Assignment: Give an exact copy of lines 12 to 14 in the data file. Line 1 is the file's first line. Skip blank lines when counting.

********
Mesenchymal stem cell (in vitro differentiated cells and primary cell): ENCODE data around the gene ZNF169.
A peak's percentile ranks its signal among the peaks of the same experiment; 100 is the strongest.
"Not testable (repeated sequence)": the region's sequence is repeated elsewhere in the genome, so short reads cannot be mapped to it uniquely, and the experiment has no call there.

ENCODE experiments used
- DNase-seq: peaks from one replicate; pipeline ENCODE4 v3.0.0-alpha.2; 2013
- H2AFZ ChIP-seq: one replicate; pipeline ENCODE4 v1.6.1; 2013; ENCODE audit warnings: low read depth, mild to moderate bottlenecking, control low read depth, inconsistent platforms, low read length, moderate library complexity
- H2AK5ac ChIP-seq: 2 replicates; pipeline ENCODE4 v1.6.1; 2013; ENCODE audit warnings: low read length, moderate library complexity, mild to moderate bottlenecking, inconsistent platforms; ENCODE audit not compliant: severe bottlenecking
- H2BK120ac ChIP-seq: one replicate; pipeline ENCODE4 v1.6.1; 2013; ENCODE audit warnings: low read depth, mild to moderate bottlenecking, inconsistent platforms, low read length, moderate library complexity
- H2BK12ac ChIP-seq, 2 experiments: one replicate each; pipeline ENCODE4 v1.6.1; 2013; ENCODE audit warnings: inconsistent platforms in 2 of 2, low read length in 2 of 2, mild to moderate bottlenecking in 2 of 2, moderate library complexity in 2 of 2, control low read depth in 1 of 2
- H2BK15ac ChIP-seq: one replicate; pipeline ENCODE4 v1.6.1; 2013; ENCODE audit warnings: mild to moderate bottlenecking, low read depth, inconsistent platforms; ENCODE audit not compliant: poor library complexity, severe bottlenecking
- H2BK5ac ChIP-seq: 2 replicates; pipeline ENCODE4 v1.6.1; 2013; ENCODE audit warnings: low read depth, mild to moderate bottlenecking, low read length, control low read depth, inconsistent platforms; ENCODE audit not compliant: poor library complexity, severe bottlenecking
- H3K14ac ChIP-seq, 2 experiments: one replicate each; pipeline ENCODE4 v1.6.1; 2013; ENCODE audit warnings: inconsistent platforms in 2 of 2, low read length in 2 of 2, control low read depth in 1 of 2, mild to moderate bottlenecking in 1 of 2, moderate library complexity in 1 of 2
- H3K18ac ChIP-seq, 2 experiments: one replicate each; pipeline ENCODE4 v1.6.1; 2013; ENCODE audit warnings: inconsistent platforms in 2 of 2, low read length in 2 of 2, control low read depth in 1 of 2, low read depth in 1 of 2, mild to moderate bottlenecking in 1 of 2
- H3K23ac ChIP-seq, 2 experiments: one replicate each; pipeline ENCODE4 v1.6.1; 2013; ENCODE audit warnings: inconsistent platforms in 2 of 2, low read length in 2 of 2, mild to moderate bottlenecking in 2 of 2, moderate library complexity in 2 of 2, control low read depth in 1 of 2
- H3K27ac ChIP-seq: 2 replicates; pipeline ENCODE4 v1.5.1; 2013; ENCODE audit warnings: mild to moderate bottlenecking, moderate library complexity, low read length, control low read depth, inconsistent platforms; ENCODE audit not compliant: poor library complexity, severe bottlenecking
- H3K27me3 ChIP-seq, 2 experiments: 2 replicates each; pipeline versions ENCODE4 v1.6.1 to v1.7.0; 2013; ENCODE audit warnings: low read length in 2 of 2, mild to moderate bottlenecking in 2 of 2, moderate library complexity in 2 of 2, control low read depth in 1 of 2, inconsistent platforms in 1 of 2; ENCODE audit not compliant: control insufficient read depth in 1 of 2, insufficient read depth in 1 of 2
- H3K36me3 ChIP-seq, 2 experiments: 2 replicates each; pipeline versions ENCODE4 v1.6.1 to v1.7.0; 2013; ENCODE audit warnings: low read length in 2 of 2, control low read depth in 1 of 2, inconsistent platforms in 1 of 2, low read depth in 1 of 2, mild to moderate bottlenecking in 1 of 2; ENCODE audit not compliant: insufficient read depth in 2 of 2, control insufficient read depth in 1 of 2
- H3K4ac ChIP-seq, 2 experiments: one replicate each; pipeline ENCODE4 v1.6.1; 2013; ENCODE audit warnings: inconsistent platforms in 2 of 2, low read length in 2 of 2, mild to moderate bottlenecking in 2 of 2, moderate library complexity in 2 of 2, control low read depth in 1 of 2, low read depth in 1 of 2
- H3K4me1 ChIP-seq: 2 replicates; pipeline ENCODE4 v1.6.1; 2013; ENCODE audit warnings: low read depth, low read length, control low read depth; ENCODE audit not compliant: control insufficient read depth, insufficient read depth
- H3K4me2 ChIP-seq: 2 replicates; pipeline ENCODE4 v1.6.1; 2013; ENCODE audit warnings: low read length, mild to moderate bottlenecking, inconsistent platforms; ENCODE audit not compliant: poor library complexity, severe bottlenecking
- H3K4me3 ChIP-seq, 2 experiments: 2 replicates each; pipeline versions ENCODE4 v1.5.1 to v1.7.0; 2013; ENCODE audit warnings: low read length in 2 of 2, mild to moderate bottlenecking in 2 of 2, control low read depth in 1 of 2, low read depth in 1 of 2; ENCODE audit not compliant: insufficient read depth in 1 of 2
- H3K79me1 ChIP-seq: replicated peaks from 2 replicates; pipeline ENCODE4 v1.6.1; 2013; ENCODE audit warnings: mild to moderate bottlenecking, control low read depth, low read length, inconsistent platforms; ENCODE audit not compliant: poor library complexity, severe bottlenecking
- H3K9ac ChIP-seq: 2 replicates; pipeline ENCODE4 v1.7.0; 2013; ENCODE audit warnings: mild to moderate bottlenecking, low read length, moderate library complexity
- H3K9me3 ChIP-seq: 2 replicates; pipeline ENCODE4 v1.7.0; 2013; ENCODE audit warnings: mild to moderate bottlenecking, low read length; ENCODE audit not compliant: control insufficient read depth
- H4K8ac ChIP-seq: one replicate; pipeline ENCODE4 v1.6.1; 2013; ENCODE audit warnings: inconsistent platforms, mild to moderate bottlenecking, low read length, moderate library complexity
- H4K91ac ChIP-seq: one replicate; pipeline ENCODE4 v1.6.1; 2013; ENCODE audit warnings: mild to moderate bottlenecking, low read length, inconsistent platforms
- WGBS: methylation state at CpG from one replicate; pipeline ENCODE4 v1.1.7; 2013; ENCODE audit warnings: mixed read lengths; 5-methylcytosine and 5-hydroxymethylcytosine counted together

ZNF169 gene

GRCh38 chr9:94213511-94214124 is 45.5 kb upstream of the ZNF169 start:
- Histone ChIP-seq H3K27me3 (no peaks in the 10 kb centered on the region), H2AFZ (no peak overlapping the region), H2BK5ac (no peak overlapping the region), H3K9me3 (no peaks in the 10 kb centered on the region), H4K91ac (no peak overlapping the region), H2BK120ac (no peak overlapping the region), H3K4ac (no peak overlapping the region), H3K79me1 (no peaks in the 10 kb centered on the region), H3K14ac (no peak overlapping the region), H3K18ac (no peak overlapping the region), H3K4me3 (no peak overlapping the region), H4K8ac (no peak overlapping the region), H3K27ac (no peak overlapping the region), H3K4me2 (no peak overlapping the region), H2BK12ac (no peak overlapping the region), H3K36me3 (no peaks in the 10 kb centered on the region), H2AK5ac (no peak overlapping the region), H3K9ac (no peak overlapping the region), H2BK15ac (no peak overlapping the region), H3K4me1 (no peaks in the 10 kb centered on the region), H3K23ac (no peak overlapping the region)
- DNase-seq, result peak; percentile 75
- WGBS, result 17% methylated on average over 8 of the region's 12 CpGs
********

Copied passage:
- H3K14ac ChIP-seq, 2 experiments: one replicate each; pipeline ENCODE4 v1.6.1; 2013; ENCODE audit warnings: inconsistent platforms in 2 of 2, low read length in 2 of 2, control low read depth in 1 of 2, mild to moderate bottlenecking in 1 of 2, moderate library complexity in 1 of 2
- H3K18ac ChIP-seq, 2 experiments: one replicate each; pipeline ENCODE4 v1.6.1; 2013; ENCODE audit warnings: inconsistent platforms in 2 of 2, low read length in 2 of 2, control low read depth in 1 of 2, low read depth in 1 of 2, mild to moderate bottlenecking in 1 of 2
- H3K23ac ChIP-seq, 2 experiments: one replicate each; pipeline ENCODE4 v1.6.1; 2013; ENCODE audit warnings: inconsistent platforms in 2 of 2, low read length in 2 of 2, mild to moderate bottlenecking in 2 of 2, moderate library complexity in 2 of 2, control low read depth in 1 of 2